It’s X Files. Even with its flaws, I’m in. You’re giving me Mulder and Scully. You’re in theory giving me together Mulder and Scully. What’s not to love. It certainly has its moments that will have any fan happy. When they’re together on screen, its frigging awesome.
It’s a story that is that perfect middle ground. It’s the supernatural rather than the mythology that, at times, bogged the show down. I love the alien shit, but I think the fatal flaw of the franchise is that it wavered too much on that line of ‘are the aliens real?’. At least this keeps it conspiracy lite. Well, except for the priest with a taste for choir boys.
Speaking of the whole pedophilia subplot. It was a powerful thing to address considering this would have still been a rather raw subject, for American viewers in particular. The Boston sex abuse scandal was only exposed in 2002. I’m sure Carter was trying to say something profound about this dirty secret of the Catholic Church. I’m not sure it works completely, but damn I’m still impressed he tried.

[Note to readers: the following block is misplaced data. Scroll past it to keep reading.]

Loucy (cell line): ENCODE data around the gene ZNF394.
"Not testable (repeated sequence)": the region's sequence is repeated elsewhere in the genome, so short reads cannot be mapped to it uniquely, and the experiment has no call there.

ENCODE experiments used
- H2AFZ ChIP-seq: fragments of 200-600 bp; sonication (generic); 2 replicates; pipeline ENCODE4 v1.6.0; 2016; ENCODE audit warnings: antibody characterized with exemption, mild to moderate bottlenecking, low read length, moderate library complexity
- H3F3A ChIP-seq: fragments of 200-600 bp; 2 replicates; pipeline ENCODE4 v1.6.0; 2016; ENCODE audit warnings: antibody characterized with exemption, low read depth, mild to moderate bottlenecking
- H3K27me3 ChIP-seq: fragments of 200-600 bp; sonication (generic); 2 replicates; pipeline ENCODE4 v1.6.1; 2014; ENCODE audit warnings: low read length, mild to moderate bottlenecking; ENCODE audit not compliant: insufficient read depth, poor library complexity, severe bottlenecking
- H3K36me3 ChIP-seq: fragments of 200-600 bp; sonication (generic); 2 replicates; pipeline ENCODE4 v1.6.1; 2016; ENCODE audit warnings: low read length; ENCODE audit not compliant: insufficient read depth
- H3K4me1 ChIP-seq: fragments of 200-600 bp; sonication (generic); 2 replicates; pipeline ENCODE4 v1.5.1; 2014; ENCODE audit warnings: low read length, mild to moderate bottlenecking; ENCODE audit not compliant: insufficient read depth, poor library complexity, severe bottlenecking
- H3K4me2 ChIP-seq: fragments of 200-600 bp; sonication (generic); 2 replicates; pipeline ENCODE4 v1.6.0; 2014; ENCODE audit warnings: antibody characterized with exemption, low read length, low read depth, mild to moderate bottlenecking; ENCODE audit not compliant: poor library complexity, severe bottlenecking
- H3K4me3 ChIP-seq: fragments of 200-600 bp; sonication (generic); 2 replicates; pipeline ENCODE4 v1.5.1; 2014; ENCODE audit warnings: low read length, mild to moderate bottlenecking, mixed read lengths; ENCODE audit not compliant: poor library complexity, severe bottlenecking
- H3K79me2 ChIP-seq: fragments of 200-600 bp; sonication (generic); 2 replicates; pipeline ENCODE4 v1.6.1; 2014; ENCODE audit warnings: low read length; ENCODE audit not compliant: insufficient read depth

The editing in the opening was excellent. It was unsettling and lacking context, but it worked. It was something very different to what we’ve come to expect of X Files and it really got my attention.
Billy Connolly, while giving me the creeps, was a delight to see on screen. Rather strange to see him without his beard, but given his character I was glad of that disassociation.
I struggled with Scully’s B-Plot storyline. It felt a little too contrived and almost a plot device hiding in plain sight. The film needed a bit of a change in editing (Like, don’t give me shifty looks to the Father, when the other one was a convicted pedophile, and not give me a resolution to that either way). It’s a shame, because when Gillian Anderson’s scenes worked, it was powerful.